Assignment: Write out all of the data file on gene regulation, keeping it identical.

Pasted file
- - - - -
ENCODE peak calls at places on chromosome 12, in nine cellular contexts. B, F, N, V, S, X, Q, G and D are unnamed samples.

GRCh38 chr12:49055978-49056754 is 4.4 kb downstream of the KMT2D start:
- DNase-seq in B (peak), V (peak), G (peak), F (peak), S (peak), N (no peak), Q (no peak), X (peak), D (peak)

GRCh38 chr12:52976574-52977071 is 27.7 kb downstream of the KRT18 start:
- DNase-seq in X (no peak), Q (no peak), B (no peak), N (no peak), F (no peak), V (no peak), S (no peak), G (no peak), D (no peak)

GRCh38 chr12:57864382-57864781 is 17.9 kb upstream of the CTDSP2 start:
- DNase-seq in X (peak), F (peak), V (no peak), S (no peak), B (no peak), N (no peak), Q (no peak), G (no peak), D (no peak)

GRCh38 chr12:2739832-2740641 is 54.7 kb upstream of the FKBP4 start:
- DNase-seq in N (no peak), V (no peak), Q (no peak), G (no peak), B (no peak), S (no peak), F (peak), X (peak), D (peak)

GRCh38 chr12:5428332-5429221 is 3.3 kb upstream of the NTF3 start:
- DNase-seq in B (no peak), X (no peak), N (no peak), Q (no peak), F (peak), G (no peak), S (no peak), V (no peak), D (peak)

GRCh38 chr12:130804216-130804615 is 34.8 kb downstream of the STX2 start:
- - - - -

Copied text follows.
ENCODE peak calls at places on chromosome 12, in nine cellular contexts. B, F, N, V, S, X, Q, G and D are unnamed samples.

GRCh38 chr12:49055978-49056754 is 4.4 kb downstream of the KMT2D start:
- DNase-seq in B (peak), V (peak), G (peak), F (peak), S (peak), N (no peak), Q (no peak), X (peak), D (peak)

GRCh38 chr12:52976574-52977071 is 27.7 kb downstream of the KRT18 start:
- DNase-seq in X (no peak), Q (no peak), B (no peak), N (no peak), F (no peak), V (no peak), S (no peak), G (no peak), D (no peak)

GRCh38 chr12:57864382-57864781 is 17.9 kb upstream of the CTDSP2 start:
- DNase-seq in X (peak), F (peak), V (no peak), S (no peak), B (no peak), N (no peak), Q (no peak), G (no peak), D (no peak)

GRCh38 chr12:2739832-2740641 is 54.7 kb upstream of the FKBP4 start:
- DNase-seq in N (no peak), V (no peak), Q (no peak), G (no peak), B (no peak), S (no peak), F (peak), X (peak), D (peak)

GRCh38 chr12:5428332-5429221 is 3.3 kb upstream of the NTF3 start:
- DNase-seq in B (no peak), X (no peak), N (no peak), Q (no peak), F (peak), G (no peak), S (no peak), V (no peak), D (peak)

GRCh38 chr12:130804216-130804615 is 34.8 kb downstream of the STX2 start: